Real estate brokers are often asked whether a particular home they’re contemplating “will be a good investment.” There are buyers concerned with finding the perfect nesting spot, and others worry whether they’ll come out financially ahead.
Some investors look strictly to commercial real estate, but for this analysis we’re talking about residential homes a buyer intends to reside in.
Much of the calculation depends on various factors, including how long the homeowners will keep the property, whether it’s compromised by a busy road, whether the homeowners plan to keep it in tip-top shape or upgrade, and whether it’s a single-family home or a condominium.
Recently in a post on the Liberty Street Economics blog, the Federal Reserve Bank of New York noted that Americans believe buying a home is definitely or probably a better investment than buying stocks. A subsequent Gallup Poll reaffirmed those findings.
In an article on the current real estate market, Gallup reports:
“Gallup usually finds that Americans regard real estate as the best long-term investment among several options — seeing it as superior to stocks, gold, savings accounts and bonds. This year, 41% choose real estate as the best investment, up from 35% a year ago, with stocks a distant second.”
Here’s the breakdown:
Is Real Estate Really a Sound Investment?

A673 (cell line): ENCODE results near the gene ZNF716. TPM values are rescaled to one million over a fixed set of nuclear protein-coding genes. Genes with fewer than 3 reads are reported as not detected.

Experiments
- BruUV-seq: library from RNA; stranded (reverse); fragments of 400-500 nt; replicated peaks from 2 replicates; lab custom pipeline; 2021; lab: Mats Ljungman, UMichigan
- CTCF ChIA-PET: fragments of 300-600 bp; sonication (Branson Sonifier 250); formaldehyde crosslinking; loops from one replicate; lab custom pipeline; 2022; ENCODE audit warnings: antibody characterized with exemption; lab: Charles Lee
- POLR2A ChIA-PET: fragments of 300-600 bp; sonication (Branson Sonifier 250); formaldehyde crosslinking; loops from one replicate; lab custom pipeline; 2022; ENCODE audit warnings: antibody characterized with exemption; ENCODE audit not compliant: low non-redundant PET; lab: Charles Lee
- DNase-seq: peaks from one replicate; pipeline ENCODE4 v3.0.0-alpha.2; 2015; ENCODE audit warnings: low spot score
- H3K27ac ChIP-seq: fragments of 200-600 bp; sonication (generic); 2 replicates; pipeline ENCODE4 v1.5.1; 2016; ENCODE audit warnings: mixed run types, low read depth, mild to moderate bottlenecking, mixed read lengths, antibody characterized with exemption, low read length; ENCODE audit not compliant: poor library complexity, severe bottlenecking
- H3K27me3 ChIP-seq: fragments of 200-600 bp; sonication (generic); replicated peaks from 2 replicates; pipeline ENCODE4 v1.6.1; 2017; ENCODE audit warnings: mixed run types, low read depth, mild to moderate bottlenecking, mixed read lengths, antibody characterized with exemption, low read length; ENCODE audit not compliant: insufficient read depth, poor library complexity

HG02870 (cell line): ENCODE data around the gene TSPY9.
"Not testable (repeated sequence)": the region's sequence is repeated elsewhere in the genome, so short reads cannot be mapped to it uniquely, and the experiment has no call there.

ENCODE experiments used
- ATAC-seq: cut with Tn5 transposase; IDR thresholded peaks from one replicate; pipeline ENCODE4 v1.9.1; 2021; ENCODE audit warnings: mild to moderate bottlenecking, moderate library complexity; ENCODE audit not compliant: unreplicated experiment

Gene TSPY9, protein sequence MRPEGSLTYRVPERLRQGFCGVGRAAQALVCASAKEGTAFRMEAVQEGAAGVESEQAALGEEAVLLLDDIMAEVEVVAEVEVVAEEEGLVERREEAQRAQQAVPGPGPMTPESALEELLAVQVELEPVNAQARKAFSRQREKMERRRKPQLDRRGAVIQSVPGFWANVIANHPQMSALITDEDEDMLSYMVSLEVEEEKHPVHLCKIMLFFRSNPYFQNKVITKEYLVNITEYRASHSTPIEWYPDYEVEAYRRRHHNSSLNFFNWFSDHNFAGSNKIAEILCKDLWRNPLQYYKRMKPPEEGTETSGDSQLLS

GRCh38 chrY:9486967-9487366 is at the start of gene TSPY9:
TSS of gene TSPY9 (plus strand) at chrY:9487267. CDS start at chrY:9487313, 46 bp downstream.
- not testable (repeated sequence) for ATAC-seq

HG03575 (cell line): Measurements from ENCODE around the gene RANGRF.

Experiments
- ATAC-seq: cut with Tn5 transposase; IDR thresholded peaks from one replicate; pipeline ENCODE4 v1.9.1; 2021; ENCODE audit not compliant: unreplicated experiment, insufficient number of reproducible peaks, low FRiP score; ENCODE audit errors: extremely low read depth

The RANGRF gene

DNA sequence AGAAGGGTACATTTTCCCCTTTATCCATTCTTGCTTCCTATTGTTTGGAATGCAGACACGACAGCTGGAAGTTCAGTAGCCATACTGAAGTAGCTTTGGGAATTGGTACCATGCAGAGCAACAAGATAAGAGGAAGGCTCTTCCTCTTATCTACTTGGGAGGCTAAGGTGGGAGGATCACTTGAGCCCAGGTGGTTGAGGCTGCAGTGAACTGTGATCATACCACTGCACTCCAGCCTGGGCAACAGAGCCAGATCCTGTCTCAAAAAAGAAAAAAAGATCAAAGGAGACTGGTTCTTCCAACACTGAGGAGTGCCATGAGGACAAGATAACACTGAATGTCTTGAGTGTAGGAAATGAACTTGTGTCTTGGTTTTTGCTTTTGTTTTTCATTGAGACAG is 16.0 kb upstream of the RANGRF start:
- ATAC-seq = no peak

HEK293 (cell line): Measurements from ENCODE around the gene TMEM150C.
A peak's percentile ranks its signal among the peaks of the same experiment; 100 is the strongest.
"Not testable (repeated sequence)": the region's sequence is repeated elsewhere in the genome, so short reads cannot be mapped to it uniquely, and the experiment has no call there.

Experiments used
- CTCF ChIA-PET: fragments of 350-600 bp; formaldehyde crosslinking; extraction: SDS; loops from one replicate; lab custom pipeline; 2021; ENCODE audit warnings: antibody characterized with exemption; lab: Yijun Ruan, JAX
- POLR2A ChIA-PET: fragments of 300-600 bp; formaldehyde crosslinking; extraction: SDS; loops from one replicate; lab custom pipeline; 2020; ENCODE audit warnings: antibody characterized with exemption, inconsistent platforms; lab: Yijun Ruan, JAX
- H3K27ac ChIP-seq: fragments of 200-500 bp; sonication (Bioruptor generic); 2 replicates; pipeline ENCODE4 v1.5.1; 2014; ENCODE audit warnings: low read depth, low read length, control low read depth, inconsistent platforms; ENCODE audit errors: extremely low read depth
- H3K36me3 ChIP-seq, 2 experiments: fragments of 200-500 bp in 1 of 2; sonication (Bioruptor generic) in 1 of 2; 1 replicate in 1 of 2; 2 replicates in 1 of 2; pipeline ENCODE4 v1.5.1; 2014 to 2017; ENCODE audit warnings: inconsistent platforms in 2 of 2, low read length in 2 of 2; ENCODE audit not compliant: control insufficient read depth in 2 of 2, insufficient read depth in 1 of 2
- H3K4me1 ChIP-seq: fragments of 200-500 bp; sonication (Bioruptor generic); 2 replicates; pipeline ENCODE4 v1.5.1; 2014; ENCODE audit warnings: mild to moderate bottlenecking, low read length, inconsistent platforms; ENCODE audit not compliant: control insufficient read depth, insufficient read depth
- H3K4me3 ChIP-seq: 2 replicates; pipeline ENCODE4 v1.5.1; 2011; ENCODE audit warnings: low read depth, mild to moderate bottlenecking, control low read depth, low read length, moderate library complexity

Americans have great confidence in real estate as a good long-term investment and view their home as a way to build future wealth. Although there is some underlying anxiety that the build-up in home values may be mirroring what happened just prior to the 2008-11 housing crash. According to Merrill Lynch, J.P. Morgan, Morgan Stanley, and Goldman Sachs, the current real estate market is strong and sustainable.
As Morgan Stanley explained to their clients in a recent podcast:
“Unlike 15 years ago, the euphoria in today’s home prices comes down to the simple logic of supply and demand. And we at Morgan Stanley conclude that this time the sector is on a sustainably, sturdy foundation. This robust demand and highly challenged supply, along with tight mortgage lending standards, may continue to bode well for home prices. Higher interest rates and post-pandemic moves could likely slow the pace of appreciation, but the upward trajectory remains very much on course.”
America’s belief in the long-term investment value of homeownership has been, is, and will always be, very strong. Home prices have been stable or rising the propensity of time over decades, even through other sector downturns. It’s good to diversify your investments, but don’t discount the long-term value of owning real estate.
Find a Kentwood Real Estate Broker, or your next Colorado home, on our website, www.kentwood.com. We service the Front Range of Colorado from south metro Denver, throughout Denver metro, Evergreen, Boulder, and northern Colorado, including Loveland and Fort Collins.